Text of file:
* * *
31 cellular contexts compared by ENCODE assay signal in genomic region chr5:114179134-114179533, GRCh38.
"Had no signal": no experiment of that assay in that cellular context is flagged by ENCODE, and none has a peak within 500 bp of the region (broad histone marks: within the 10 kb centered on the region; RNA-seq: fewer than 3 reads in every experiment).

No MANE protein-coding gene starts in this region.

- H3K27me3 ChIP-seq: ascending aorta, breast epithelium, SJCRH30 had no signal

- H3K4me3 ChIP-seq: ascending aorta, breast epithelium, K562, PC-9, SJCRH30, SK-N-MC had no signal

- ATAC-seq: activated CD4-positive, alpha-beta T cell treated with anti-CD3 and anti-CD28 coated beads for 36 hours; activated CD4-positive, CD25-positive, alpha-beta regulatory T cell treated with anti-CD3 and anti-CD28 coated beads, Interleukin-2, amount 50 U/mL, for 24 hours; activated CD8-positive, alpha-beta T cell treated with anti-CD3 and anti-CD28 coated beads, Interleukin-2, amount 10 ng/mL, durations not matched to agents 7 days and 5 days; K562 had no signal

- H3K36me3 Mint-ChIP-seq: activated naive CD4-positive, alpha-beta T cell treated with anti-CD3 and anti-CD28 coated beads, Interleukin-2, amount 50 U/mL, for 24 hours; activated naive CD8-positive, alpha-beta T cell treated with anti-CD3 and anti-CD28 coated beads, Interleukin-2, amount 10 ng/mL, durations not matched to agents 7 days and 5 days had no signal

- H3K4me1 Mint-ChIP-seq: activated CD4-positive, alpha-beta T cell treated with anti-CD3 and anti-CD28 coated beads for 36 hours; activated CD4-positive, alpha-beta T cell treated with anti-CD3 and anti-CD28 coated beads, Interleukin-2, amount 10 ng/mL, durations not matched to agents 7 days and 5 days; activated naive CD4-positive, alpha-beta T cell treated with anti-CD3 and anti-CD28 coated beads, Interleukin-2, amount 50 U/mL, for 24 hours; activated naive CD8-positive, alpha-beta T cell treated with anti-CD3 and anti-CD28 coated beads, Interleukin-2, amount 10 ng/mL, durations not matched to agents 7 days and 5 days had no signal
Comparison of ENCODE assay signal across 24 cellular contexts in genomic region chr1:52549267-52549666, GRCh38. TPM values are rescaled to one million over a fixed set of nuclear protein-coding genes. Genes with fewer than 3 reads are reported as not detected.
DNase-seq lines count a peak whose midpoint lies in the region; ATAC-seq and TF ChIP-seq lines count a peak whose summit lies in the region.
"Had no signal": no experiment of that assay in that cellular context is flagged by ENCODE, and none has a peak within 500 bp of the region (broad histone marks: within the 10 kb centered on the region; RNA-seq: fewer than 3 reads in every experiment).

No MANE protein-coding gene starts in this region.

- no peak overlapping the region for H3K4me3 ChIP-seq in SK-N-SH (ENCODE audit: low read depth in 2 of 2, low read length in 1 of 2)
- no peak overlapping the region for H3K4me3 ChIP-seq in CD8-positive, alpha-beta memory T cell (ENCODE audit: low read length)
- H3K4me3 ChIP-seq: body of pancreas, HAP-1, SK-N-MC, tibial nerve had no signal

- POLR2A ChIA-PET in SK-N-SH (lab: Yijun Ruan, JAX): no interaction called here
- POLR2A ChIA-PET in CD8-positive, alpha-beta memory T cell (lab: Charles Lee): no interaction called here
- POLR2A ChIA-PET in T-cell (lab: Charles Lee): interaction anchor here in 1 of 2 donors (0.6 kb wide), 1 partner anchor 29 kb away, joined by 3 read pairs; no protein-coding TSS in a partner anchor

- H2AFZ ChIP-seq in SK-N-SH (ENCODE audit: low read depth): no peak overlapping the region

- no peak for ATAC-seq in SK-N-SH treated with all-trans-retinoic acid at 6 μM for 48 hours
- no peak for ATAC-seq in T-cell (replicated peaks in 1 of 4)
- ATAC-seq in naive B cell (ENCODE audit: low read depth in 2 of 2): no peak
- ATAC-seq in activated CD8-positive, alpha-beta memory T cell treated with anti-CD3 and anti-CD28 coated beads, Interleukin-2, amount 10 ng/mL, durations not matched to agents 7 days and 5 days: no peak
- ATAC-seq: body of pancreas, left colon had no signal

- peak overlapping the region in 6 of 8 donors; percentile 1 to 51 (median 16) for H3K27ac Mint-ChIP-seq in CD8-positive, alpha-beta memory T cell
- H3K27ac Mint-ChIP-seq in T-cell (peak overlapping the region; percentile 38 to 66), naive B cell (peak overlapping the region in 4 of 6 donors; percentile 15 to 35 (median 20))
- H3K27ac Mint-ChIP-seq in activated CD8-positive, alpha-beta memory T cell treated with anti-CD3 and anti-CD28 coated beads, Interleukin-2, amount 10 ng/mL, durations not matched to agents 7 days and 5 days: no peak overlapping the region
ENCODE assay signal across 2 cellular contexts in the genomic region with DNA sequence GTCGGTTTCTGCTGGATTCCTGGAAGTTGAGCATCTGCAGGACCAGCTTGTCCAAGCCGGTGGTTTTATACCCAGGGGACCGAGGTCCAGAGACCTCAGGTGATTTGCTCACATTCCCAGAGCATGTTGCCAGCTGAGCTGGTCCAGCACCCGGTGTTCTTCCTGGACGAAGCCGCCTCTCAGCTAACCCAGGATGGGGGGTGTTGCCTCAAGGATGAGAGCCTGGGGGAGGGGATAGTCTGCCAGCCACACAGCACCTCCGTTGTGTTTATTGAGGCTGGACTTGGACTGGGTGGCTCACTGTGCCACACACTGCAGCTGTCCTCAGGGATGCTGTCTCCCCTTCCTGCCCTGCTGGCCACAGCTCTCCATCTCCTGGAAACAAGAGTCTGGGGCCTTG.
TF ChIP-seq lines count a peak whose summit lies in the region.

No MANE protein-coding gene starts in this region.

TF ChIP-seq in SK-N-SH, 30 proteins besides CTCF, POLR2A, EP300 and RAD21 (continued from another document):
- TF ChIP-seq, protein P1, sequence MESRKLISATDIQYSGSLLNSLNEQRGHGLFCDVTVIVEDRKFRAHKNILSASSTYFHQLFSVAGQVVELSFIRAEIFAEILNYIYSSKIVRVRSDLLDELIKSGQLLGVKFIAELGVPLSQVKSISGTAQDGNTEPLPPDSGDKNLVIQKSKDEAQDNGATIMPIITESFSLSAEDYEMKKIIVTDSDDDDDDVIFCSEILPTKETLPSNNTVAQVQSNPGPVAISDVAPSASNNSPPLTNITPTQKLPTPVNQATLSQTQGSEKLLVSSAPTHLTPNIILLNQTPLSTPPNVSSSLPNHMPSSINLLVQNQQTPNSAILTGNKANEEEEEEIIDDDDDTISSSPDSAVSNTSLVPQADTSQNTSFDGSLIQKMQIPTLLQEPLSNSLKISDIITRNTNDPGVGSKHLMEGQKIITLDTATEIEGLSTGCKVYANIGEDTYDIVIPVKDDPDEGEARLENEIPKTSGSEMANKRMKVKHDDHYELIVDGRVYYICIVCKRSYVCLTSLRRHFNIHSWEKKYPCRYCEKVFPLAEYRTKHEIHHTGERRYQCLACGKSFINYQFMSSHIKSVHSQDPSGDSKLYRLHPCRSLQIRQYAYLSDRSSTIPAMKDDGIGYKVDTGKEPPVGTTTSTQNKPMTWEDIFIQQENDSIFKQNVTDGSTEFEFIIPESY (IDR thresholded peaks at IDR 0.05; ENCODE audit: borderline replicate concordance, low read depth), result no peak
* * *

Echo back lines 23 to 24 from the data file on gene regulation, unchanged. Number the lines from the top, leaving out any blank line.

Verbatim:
- ATAC-seq in activated CD8-positive, alpha-beta memory T cell treated with anti-CD3 and anti-CD28 coated beads, Interleukin-2, amount 10 ng/mL, durations not matched to agents 7 days and 5 days: no peak
- ATAC-seq: body of pancreas, left colon had no signal